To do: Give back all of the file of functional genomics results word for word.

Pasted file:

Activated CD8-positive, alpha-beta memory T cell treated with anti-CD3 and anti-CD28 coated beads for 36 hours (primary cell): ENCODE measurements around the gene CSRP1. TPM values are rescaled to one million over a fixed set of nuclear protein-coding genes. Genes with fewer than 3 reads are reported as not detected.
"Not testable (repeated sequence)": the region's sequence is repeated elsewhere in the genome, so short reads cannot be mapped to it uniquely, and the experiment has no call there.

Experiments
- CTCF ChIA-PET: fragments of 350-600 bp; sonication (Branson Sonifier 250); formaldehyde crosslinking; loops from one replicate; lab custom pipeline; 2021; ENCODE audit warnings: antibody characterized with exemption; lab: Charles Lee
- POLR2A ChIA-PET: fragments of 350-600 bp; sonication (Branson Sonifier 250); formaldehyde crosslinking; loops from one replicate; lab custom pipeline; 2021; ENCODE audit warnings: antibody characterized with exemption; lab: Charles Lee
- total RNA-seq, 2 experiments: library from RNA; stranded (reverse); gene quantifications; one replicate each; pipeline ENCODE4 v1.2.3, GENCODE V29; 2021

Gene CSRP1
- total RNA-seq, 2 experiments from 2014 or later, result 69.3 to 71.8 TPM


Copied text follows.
Activated CD8-positive, alpha-beta memory T cell treated with anti-CD3 and anti-CD28 coated beads for 36 hours (primary cell): ENCODE measurements around the gene CSRP1. TPM values are rescaled to one million over a fixed set of nuclear protein-coding genes. Genes with fewer than 3 reads are reported as not detected.
"Not testable (repeated sequence)": the region's sequence is repeated elsewhere in the genome, so short reads cannot be mapped to it uniquely, and the experiment has no call there.

Experiments
- CTCF ChIA-PET: fragments of 350-600 bp; sonication (Branson Sonifier 250); formaldehyde crosslinking; loops from one replicate; lab custom pipeline; 2021; ENCODE audit warnings: antibody characterized with exemption; lab: Charles Lee
- POLR2A ChIA-PET: fragments of 350-600 bp; sonication (Branson Sonifier 250); formaldehyde crosslinking; loops from one replicate; lab custom pipeline; 2021; ENCODE audit warnings: antibody characterized with exemption; lab: Charles Lee
- total RNA-seq, 2 experiments: library from RNA; stranded (reverse); gene quantifications; one replicate each; pipeline ENCODE4 v1.2.3, GENCODE V29; 2021

Gene CSRP1
- total RNA-seq, 2 experiments from 2014 or later, result 69.3 to 71.8 TPM